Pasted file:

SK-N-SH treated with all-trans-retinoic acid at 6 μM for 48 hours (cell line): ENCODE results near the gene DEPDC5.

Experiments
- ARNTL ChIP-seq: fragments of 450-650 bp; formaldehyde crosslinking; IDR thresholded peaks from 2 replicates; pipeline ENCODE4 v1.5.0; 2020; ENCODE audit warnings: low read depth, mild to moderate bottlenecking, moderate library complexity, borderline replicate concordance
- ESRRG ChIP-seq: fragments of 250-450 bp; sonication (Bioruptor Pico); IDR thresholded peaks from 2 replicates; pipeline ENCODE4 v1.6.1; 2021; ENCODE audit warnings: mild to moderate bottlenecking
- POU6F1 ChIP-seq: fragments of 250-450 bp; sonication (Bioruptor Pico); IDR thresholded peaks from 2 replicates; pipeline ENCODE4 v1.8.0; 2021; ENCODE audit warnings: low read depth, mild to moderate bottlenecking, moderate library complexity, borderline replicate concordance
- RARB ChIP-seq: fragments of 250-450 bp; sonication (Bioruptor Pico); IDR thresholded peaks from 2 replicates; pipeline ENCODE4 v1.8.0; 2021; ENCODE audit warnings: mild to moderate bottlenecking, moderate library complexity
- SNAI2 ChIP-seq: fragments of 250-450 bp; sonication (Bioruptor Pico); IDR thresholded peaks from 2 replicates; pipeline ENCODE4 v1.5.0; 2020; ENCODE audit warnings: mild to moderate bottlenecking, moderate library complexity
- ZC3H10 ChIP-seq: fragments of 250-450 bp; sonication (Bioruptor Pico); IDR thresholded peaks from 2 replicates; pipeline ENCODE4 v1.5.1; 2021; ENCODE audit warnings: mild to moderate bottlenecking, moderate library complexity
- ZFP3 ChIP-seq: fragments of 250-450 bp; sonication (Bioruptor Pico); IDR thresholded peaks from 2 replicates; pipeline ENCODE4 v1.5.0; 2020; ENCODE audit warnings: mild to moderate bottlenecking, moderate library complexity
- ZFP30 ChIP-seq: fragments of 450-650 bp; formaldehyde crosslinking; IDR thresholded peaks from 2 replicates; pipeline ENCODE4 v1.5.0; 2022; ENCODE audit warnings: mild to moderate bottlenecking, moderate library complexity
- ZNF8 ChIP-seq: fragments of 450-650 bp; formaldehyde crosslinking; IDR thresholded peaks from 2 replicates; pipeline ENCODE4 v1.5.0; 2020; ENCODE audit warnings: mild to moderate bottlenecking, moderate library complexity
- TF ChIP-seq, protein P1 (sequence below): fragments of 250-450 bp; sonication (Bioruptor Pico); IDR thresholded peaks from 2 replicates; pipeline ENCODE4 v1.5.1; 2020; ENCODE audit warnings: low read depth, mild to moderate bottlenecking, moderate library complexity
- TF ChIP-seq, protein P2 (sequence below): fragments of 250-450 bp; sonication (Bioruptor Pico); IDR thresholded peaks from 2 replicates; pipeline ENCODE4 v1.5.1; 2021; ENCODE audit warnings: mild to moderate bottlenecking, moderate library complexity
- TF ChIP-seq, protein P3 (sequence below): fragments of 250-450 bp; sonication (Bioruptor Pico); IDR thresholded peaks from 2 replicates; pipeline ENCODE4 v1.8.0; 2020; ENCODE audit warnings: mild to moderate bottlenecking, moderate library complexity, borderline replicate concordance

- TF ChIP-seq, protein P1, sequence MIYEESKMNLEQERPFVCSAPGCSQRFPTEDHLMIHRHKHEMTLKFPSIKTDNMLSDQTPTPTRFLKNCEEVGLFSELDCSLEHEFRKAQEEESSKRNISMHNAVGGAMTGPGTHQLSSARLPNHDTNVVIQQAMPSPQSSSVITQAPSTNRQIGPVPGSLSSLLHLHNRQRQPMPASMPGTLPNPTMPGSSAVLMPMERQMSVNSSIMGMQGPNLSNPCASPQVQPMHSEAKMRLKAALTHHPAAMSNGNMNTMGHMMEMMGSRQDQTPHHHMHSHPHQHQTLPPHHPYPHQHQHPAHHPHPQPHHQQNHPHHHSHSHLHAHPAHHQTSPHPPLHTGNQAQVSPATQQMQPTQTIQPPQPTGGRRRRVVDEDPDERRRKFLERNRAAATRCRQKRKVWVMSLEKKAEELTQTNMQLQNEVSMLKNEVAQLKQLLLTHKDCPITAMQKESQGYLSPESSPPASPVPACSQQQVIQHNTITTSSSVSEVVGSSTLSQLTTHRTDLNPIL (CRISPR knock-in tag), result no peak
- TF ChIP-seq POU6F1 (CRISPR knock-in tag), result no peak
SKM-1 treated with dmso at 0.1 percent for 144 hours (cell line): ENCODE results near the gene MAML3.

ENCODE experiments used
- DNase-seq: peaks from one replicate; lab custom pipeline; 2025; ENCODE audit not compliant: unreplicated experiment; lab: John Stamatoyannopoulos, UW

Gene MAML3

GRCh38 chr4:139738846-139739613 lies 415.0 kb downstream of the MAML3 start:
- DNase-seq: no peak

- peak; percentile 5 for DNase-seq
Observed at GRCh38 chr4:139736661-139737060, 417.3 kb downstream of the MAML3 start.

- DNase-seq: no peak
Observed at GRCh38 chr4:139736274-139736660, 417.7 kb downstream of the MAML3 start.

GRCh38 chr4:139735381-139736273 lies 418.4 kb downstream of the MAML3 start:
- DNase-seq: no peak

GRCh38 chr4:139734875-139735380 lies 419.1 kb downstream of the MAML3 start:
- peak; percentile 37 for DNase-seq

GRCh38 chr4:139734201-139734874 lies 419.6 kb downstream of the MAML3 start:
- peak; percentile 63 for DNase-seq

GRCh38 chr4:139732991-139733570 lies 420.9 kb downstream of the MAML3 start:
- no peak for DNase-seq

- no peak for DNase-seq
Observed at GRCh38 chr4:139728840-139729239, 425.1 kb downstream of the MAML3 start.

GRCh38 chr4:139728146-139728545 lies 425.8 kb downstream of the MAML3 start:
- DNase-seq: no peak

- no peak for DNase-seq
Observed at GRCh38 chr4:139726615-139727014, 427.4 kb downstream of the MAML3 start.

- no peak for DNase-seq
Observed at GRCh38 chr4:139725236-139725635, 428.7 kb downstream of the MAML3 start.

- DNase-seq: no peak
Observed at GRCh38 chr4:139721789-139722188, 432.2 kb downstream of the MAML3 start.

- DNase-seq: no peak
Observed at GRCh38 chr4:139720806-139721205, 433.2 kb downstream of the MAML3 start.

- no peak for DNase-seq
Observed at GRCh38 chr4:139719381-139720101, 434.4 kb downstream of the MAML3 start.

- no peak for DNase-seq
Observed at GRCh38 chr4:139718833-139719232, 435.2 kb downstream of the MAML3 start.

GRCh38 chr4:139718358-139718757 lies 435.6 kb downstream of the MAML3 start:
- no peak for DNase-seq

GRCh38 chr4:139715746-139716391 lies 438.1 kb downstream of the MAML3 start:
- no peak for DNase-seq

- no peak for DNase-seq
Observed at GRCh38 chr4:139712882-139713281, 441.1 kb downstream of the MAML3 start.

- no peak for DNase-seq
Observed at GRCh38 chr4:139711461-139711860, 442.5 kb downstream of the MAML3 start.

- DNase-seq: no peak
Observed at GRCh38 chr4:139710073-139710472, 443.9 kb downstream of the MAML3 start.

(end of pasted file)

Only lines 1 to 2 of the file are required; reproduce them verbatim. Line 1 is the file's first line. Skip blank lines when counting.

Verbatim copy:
SK-N-SH treated with all-trans-retinoic acid at 6 μM for 48 hours (cell line): ENCODE results near the gene DEPDC5.

Experiments